Ironically, many churches today omit the very ministry that was at the heart of the early church.

In the course of a single year, 500,000 American wives become widows. A large percentage of these are members of our churches. My experience as a pastor leads me to believe that they form one of the most neglected segments of our church life. Certainly we have a spiritual obligation to them. But what is it? And how can we perform it? For years I was overwhelmed by guilt feelings because I knew I had not ministered to them adequately.

The Grecian Jews within the early church complained “because their widows were neglected” (Acts 6:1), and most widows in our churches could echo their discontent. The leaders of the church then appointed leaders to look after this responsibility. A lack of satisfactory service brought this body into existence. Clearly, in the early church this service was to take a high priority. Flow much do your deacons know about caring for the widows of the congregation?

Let me suggest four steps we can take to minister to widows in our churches: First, deal with major causative factors behind widows’ problems by educating your congregation to prepare for the eventuality of death.

A widow’s first and most difficult problem is that of working through her grief. But second, and often more frustrating, is coping with the financial management of the family, home, a business, an estate, and investments. At the moment her husband dies she crash-lands into an unfamiliar world of difficult decisions just when emotionally she is least capable of dealing with them.

All too often a husband deludes himself into acting as though he will live forever. Sylvia Porter reports that only three out of ten men have an up-to-date will. He fails to share business, legal, and financial interests with his wife. Then, in seven cases out of ten, he dies before she does, leaving behind inadequate life insurance, a mortgaged home, and an estate that is a disorganized and undecipherable mess.

Couples of all ages should be encouraged to face up to these probabilities and make now the in-case-something-should-happen-to-us decisions. These statistics don’t lie. In most areas a simple will can be written by an attorney for less than $100.

I believe a Christian husband is morally obligated, to the best of his ability, to insure the welfare of his wife and children after he has been removed from the scene. I think this is part of what Paul meant in 1 Timothy 5:8: “But if any provide not for … those of his own house, he hath denied the faith and is worse than an infidel [unbeliever].”

Second, early in her experience of aloneness, encourage a widow to join a widows-helping-widows group. No one can help a widow as effectively as another widow. If you have even a handful of recently widowed women in your congregation, why not start such a group? It will take only a little guidance on what to do and how to go about it, plus a list of helpful books on widowhood (which should be in your church library). Then the members will be off and running on their own, helping each other and winning other widows to Christ and your church.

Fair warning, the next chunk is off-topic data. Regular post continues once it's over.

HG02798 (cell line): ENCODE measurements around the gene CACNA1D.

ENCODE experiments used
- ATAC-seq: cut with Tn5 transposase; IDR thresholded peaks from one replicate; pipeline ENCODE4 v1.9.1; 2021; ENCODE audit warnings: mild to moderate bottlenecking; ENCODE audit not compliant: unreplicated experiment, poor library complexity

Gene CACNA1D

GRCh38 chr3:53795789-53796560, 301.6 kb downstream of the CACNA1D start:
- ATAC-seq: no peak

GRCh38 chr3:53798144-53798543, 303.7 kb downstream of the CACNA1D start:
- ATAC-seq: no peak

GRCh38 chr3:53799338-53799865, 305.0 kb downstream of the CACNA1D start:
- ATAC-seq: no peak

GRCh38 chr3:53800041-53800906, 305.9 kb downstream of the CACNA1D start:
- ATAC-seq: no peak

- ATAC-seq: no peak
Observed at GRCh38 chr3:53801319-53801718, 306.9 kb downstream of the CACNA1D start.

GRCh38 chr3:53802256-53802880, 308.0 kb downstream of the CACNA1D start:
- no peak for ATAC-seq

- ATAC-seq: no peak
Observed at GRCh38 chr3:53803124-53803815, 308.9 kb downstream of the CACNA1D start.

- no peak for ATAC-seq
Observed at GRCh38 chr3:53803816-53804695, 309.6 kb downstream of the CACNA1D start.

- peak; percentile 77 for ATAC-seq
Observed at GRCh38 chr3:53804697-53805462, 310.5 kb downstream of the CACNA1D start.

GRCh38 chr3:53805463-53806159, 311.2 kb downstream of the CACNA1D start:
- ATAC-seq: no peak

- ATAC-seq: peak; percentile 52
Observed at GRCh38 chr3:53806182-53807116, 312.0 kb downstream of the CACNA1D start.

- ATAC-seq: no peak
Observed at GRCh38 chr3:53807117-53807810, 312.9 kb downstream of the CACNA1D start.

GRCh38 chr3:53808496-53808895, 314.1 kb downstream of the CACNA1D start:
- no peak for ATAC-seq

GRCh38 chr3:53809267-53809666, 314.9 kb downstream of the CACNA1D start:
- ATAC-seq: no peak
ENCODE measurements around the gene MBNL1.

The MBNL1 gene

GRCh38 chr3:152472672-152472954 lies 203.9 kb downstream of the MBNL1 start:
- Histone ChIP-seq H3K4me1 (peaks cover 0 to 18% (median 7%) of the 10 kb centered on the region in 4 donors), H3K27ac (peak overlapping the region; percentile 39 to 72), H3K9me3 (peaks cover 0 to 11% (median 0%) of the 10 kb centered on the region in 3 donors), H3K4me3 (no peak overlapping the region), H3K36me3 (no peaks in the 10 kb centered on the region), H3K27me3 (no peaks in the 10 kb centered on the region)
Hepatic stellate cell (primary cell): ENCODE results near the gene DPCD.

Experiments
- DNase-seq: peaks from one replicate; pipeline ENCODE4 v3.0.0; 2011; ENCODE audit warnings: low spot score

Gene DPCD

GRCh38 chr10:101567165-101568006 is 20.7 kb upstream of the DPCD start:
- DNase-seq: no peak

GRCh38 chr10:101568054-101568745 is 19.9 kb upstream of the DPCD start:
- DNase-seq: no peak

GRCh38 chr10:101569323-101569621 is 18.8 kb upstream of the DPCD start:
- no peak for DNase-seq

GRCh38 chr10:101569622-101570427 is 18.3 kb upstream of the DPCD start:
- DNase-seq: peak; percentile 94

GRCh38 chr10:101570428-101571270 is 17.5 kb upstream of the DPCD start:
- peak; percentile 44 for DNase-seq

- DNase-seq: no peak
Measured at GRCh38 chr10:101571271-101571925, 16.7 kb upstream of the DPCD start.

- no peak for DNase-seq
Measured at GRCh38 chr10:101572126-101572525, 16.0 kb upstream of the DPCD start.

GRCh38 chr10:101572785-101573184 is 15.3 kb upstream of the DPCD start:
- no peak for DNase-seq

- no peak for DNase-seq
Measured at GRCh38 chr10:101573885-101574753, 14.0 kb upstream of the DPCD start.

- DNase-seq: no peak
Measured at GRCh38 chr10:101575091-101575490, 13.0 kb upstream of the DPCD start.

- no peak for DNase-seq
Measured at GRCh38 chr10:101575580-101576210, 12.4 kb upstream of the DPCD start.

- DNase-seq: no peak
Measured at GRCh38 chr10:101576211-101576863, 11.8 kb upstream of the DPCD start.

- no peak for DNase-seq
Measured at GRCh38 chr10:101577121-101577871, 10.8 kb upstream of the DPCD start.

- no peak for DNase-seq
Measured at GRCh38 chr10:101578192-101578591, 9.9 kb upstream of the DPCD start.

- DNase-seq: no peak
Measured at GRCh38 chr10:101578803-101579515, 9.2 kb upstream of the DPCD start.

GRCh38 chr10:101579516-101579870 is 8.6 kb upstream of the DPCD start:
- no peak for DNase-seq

Third, follow the lead of the early church and designate a deacon or someone else to look after the needs of each widow. The apostle James had much to say about practical religion. In James 1:27 he emphasized that “pure religion and undefiled before God is this, to visit the fatherless and widows in their affliction”—and what an affliction widowhood is! We should not interpret this passage outside the context of the rest of Holy Writ; this is not all there is to “pure religion,” but this is a part, and it should be given high priority.

Thayer’s Greek-English Lexicon gives the Hebraistic meaning of the word episkeptomai, translated “visit,” as “to look upon in order to help or benefit, to look after, to have a care for, provide for.” Just to make a social call will not fulfill James’s injunction.

So if a deacon or layman is appointed to visit a widow in his charge at least once a month over a period of, say, two years, this is what it means: When he makes his call and finds the bathroom faucet dripping, he fixes it. If the lawn needs mowing and there are no able-bodied children in the family to do it, he mows it. If the roof leaks, he repairs it. If the house needs painting and she cannot afford to have it done, he will recruit others in the fellowship to do the job so she will be proud of her home. If she needs counsel in business and financial matters and he does not feel qualified in this area, he will recommend the right person.

Finally, provide each widow with the names, addresses, and telephone numbers of the persons and agencies in the community to whom she can go for help. The pastor or widow’s deacon should list realtors, bankers, social workers, counselors, a mechanic who won’t overcharge for auto repairs, and so on. Ascertain what her needs are and then do all you can to see that they will be met.

STANLEY CORNILSStanley Cornils is pastor emeritus of the First Baptist Church, Vallejo, California. He is the author of Managing Grief Wisely (Baker, 1967; new edition, Western Book).

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